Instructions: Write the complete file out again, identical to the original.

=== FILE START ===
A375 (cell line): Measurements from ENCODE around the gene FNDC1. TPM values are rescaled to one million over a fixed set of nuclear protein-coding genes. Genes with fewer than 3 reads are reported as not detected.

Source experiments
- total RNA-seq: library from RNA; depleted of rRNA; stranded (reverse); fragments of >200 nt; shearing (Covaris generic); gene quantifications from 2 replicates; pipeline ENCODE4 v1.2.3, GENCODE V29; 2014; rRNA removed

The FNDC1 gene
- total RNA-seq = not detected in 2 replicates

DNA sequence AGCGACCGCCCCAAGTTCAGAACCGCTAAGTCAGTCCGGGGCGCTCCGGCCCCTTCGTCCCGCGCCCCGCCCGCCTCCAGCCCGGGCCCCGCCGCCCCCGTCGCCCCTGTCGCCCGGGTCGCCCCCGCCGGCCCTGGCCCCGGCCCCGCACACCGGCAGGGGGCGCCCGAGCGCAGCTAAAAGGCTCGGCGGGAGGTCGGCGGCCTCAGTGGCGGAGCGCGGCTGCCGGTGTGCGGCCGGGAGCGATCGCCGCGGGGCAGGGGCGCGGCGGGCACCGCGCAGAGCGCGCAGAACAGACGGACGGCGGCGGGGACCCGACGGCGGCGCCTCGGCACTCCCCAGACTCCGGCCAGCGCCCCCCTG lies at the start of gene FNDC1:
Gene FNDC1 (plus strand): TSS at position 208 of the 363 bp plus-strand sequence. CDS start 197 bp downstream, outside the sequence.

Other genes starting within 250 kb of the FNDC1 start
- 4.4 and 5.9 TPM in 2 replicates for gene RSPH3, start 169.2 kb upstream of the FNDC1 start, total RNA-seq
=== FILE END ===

A375 (cell line): Measurements from ENCODE around the gene FNDC1. TPM values are rescaled to one million over a fixed set of nuclear protein-coding genes. Genes with fewer than 3 reads are reported as not detected.

Source experiments
- total RNA-seq: library from RNA; depleted of rRNA; stranded (reverse); fragments of >200 nt; shearing (Covaris generic); gene quantifications from 2 replicates; pipeline ENCODE4 v1.2.3, GENCODE V29; 2014; rRNA removed

The FNDC1 gene
- total RNA-seq = not detected in 2 replicates

DNA sequence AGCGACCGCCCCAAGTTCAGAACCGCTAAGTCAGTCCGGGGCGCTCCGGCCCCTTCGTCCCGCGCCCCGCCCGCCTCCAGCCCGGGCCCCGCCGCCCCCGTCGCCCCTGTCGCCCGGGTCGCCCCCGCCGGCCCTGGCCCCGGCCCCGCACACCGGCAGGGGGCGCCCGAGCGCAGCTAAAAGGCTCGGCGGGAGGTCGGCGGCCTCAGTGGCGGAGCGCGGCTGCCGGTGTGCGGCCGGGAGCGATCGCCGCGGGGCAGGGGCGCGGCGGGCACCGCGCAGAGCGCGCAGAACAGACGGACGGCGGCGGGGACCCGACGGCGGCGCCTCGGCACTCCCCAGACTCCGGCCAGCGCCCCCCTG lies at the start of gene FNDC1:
Gene FNDC1 (plus strand): TSS at position 208 of the 363 bp plus-strand sequence. CDS start 197 bp downstream, outside the sequence.

Other genes starting within 250 kb of the FNDC1 start
- 4.4 and 5.9 TPM in 2 replicates for gene RSPH3, start 169.2 kb upstream of the FNDC1 start, total RNA-seq